Tag Archives: Aeryn

Progress on the Aeryn module

Building out the new paludarium follows two “golden” rules: 1) No tech inside 2) create everything in a modular fashion. Following these rules I came up with the Aeryn module. This module is in charge of one of the most important things for the land portion of a paludarium: Conditioning the air.

Requirements for the Aeryn Module

The Aeryn module should be able to utilize the surrounding air (my living room) and convert that into “jungle-compatible” air. In the early stages of building paludariums I quickly discovered that airflow is the number one factor to influence humidity. Heating the air used to be done by heating the water mass, and the air would more or less follow that temperature. Adding a mistmaker inside the setup would allow for quickly rising the humidity.

In the new setup I wanted to pack all of this (and more) into a single replaceable module: The Aeryn module. These are the requirements I set:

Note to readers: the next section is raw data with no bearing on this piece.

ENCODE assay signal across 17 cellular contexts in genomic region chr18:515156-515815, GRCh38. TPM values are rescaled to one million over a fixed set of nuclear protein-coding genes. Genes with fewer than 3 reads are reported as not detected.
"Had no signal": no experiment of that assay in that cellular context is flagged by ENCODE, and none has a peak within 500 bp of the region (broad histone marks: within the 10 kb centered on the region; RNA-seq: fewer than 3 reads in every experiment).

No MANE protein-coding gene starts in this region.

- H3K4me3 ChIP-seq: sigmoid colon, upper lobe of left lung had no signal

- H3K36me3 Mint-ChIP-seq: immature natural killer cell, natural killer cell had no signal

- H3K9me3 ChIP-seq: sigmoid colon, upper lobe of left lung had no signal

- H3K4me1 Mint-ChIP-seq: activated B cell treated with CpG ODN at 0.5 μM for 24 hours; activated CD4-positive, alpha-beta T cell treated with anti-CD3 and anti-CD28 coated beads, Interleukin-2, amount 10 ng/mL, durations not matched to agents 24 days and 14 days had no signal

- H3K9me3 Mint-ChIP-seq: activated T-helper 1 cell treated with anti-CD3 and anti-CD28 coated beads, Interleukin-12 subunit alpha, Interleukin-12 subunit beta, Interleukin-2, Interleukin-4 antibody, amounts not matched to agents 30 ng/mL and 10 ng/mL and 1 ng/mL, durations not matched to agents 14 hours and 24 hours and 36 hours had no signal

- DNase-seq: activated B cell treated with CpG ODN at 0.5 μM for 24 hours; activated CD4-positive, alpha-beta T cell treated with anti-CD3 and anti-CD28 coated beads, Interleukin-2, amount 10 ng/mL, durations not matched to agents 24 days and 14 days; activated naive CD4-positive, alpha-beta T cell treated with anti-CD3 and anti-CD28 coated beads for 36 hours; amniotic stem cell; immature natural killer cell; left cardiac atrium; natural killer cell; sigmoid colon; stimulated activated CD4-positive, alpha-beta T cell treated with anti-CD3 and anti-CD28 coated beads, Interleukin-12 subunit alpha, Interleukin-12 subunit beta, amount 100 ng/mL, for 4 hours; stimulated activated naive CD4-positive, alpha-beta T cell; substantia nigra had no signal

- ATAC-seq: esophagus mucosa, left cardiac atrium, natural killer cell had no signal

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The Aeryn module: Palu Air Conditioning

The Aeryn module was designed to allow air to be taken into the paludarium, heated and/or moisturized (mist) before it enters the setup. This is all part of the idea to have “no tech inside” but rather outside for easier access, maintenance and replace with updated versions.

What is Aeryn

Remember the sci-fi series “Farscape”? I originally designed this module named the Aether module. In honor of Farscape I renamed this module to Aeryn 🙂

The Aeryn module is a box-shaped module approximately 60x15x13cm in size, and is inserted into the hood above the paludarium. It lines up with two 12cm holes in the ceiling, where two fans draw in air from the outside. On the end of the module a 40mm pipe leads to the meshed strip on top of the paludarium where the conditioned air gets inserted.

Aeryn section 1: the air intake

The first section of the Aeryn module contains two 120mm fans, RPM regulated (and RPM measured back). These fans are put on top of the module, blowing down into the module. So first the airflow needs to be guided to flow sideways, which is accomplished using a 3D printed guide as shown below:

First section: After the air is pushed in from the top using two 120mm fans, this 3D printed guide directs the air to the left, on to the next sections of the Aeryn module.
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